I didn't read the entire book to my boys, but read through it myself--something I recommend doing for all devotionals parents plan to read to their kids! There are a few other weeks I might skip or verbally rewrite when I do get a chance to share them with my boys. For example, week 26 features God looking at our hearts rather than external appearance in 1 Samuel 16:7. I think this an entirely appropriate topic for children, however Shivers writes that, "You might think things like, I am too short, I am too skinny, or My hair is ugly" (116). This gave me pause. Many children between the ages 4-8 are still blissfully unaware of their physical appearance. My 6-year-old has always been at least a head shorter than his classmates, but only recently realized it and doesn't see it as a flaw. For some children, hearing that they might think these negative thoughts would actually be their first introduction to these thoughts. As a side note, this is why it's so important that we as parents don't practice negative self-talk in earshot of our kids. Other parents may have kids who have already expressed discontentment with their physical appearance, and this would be a perfect devotion to read with them.

My final critique is Shivers' exposition of "God's phone number," Jeremiah 33:3. The verse reads, "Pray to me, and I will answer you. I will tell you important secrets. You have never heard these things before" (54). Despite the obvious emphasis on God speaking and, presumably, the praying person listening, the entire devotion emphasizes that we can talk to God and tell him everything and get things off our chest, and thank him when we're done. She writes, "When you are talking to a friend, one of you is talking and the other is listening. That is the way communications works. Well, prayer is the talking part of our relationship with God" (55). She also implies that God's answer is simply that He picks up the "phone" and will always be ready to listen to us whenever we pray. I don't dispute any of this, of course. But Shivers implies that we do all the talking. And, if I'm honest, many of my prayers are one-sided conversations. This is why I've been intentional about encouraging my son to listen for God's still small voice. To hear God's answers to his questions, and to even, like Samuel, hear God's speaking when he hasn't asked for an answer.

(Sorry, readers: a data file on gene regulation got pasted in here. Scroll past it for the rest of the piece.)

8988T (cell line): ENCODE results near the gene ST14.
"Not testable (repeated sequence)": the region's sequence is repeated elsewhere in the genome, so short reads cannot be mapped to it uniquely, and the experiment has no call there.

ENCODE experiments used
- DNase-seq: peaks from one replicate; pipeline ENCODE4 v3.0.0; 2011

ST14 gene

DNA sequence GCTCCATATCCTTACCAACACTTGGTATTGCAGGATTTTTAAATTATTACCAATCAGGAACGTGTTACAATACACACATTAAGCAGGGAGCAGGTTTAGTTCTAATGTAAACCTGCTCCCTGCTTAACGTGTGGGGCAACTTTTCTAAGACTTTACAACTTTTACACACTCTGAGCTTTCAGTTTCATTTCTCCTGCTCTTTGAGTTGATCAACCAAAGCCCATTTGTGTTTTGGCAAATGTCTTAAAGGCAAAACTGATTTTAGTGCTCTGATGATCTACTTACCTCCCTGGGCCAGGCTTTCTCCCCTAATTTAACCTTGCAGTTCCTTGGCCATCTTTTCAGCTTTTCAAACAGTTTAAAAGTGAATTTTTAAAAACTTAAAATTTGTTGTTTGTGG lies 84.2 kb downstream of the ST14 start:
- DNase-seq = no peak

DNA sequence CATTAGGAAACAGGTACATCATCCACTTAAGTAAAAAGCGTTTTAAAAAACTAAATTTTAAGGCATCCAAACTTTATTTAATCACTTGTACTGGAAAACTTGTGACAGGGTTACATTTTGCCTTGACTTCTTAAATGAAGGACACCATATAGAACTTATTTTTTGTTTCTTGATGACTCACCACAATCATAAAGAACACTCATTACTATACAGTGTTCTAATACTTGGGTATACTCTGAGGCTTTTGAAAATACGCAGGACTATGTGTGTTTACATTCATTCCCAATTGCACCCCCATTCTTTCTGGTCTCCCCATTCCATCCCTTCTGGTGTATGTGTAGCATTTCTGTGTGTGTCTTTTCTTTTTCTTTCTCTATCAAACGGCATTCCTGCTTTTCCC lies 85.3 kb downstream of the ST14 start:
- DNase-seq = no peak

So, in conclusion, I plan to continue using I Can Learn the Bible with my sons because it is a book that opens up space to talk about God's word with simple metaphors and playful images. However, this book, like all children's bibles, requires that I tune into God's moment-by-moment rhema word to be able to flesh out some of the devotions and trim others to best meet my children's needs.

*Thanks to BookLook Bloggers for sending me a copy of this book in exchange for my honest review.*

1 comment:

  1. Hey Priscilla! Thanks for commenting. Yes. Each child is so unique in their needs, comprehension level, perspectives, hang-ups, fears and curiosities. I think as parents we have to become prayerful readers of their little hearts while we read to them. And no matter how good a book is, no matter how high the truth, and no matter how wise the author, there will always be places were we as parents will need to translate the content in to the words that will best reach them. Not always easy.

    What were some specific helpful insights you found in Raising Up the Next Generation? Or a specific section you liked? I found the book online, but got a little bogged down in the introduction's Recovery-ease :)